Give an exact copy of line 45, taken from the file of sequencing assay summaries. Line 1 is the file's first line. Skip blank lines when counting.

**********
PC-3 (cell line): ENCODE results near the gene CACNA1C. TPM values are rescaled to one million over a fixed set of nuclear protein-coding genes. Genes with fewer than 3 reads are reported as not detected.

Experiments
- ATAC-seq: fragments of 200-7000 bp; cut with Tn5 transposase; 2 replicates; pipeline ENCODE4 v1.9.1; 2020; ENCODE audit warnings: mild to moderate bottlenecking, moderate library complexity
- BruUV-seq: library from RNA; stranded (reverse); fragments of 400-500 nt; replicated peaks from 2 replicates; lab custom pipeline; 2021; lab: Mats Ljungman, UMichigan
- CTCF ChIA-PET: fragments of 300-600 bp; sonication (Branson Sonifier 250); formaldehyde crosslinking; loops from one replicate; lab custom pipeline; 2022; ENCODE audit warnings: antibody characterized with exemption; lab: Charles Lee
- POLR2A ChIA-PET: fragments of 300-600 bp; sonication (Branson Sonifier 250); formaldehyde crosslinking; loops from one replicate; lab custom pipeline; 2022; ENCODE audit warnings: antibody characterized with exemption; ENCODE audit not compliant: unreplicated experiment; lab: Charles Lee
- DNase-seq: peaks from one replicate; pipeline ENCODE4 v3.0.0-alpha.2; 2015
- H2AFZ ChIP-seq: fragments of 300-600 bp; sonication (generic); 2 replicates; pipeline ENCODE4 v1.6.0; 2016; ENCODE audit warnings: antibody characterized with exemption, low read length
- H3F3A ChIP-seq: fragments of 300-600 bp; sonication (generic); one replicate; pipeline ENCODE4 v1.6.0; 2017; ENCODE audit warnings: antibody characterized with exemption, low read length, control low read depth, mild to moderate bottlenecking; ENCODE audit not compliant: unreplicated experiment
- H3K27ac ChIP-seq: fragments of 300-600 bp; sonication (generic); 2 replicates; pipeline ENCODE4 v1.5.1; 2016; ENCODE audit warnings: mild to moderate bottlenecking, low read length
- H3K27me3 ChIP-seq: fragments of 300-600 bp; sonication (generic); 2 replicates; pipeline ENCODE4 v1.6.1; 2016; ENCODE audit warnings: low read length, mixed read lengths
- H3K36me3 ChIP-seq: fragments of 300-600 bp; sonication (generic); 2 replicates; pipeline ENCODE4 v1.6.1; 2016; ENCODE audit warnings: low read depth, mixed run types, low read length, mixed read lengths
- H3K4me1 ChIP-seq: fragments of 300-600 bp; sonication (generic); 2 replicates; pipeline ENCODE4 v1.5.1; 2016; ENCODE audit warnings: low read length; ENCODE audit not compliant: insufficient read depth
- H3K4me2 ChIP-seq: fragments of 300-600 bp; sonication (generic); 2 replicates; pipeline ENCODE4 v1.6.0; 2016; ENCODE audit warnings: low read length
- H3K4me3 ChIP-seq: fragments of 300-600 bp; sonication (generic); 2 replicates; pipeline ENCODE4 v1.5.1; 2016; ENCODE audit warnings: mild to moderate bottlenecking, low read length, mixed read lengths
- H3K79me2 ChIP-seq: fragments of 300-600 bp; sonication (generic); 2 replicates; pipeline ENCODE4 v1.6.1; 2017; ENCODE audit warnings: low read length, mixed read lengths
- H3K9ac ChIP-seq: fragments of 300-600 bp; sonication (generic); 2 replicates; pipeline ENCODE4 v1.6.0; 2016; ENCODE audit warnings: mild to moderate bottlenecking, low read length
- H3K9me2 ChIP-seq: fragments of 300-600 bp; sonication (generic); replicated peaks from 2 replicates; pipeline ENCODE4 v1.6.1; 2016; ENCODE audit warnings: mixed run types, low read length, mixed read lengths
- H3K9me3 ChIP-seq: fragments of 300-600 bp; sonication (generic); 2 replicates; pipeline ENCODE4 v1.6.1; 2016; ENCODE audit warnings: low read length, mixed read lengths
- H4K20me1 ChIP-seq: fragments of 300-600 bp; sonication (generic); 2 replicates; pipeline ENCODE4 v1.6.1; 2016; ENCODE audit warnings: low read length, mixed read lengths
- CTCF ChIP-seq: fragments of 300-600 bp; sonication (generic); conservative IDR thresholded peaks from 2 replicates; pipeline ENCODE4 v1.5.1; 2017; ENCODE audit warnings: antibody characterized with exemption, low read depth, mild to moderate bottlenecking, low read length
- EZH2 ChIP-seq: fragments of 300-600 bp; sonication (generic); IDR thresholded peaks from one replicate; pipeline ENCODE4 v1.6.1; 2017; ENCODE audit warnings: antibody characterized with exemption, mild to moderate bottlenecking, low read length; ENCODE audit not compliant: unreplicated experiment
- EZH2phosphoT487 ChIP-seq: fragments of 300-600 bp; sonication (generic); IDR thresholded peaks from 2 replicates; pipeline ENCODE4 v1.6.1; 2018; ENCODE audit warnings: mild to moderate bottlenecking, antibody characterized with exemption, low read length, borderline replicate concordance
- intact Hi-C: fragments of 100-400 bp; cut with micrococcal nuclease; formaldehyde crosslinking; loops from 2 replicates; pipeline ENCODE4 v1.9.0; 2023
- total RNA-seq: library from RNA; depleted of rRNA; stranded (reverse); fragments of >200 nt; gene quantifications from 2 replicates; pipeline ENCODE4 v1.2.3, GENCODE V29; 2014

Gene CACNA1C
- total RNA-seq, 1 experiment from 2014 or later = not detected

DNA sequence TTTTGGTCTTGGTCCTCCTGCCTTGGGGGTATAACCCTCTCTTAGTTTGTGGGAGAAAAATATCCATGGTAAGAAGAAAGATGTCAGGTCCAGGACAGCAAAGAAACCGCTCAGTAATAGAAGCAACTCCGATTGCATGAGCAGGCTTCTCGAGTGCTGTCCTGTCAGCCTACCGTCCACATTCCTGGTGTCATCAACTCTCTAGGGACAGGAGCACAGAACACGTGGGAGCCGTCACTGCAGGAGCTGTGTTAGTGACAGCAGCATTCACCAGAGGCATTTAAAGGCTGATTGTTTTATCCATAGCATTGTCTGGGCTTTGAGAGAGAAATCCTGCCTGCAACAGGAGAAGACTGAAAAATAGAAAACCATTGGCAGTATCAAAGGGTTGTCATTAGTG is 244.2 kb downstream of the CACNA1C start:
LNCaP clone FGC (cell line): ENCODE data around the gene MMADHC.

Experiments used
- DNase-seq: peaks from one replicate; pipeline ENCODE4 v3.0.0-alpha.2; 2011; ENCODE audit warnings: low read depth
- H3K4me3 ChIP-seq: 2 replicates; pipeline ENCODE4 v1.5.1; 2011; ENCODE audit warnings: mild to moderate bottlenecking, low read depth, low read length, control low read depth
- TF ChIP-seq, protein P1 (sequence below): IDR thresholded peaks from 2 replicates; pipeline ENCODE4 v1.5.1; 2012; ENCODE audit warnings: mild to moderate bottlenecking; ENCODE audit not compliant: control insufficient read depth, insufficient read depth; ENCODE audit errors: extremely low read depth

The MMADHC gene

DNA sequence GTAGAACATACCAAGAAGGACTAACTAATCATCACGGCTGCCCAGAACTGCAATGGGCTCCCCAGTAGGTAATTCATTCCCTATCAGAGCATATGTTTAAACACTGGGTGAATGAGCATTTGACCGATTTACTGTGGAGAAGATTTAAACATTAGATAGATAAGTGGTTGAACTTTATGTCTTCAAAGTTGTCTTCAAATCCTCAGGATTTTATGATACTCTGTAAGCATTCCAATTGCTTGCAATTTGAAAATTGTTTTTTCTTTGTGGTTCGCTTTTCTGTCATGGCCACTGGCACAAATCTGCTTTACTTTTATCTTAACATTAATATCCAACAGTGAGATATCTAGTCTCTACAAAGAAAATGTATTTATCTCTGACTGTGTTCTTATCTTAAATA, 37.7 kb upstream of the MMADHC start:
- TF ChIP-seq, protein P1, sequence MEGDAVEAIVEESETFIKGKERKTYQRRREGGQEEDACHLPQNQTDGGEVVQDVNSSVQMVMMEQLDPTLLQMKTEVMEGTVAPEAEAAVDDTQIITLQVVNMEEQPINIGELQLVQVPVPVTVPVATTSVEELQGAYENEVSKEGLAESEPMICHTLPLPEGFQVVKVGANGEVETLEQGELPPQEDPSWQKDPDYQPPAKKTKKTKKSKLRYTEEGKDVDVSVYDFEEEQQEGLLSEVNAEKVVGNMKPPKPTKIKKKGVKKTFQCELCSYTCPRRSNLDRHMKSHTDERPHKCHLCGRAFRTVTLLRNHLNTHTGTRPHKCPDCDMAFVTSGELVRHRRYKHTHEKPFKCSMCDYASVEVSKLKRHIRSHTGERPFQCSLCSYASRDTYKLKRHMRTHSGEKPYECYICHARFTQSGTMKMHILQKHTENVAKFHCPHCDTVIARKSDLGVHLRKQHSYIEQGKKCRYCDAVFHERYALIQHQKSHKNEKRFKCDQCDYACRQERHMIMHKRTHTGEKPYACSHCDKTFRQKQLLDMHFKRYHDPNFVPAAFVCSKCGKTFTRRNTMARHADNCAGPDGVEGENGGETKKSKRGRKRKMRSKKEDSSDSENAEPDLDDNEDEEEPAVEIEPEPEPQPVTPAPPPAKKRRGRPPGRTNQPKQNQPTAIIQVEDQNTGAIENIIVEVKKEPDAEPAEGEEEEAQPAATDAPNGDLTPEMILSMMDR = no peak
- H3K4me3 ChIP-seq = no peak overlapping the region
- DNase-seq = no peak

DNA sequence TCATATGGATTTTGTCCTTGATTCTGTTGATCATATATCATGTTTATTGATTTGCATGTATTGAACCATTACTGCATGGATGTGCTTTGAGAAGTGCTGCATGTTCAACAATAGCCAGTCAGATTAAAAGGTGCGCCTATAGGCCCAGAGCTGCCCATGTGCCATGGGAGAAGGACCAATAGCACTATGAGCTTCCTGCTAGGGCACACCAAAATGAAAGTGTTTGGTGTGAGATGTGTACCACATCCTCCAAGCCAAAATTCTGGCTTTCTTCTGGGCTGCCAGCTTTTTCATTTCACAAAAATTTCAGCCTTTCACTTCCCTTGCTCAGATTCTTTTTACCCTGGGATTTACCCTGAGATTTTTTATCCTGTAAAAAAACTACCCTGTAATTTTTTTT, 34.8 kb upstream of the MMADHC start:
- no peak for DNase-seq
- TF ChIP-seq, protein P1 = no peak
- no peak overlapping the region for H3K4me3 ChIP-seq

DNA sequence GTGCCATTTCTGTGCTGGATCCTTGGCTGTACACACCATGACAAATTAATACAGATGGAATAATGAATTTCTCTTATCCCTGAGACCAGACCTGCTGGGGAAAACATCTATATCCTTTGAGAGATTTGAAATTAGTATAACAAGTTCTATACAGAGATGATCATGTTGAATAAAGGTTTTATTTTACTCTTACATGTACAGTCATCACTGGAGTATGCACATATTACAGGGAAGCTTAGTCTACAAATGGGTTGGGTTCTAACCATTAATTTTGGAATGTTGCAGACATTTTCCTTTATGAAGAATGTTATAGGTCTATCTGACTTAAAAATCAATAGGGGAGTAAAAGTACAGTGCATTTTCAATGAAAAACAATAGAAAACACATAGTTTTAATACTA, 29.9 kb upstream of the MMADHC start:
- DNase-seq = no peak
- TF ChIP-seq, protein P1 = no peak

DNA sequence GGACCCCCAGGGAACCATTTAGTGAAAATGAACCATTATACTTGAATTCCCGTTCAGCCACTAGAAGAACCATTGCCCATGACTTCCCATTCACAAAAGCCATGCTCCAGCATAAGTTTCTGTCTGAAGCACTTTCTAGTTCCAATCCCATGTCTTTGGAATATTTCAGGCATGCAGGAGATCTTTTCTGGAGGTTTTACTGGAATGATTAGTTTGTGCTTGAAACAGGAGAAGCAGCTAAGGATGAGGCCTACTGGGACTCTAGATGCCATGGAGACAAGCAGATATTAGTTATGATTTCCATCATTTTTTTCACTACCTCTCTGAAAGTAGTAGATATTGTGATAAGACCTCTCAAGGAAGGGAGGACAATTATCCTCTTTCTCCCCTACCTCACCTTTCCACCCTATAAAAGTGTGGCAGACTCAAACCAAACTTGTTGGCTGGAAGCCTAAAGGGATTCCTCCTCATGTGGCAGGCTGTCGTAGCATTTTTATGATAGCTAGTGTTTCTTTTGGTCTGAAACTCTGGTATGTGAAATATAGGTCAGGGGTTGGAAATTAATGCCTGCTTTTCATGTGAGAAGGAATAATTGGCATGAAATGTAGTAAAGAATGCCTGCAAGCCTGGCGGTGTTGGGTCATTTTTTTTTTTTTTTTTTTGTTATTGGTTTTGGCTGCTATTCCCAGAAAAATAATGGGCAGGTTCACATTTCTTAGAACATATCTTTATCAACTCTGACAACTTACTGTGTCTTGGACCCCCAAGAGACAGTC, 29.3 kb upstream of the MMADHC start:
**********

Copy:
- TF ChIP-seq, protein P1 = no peak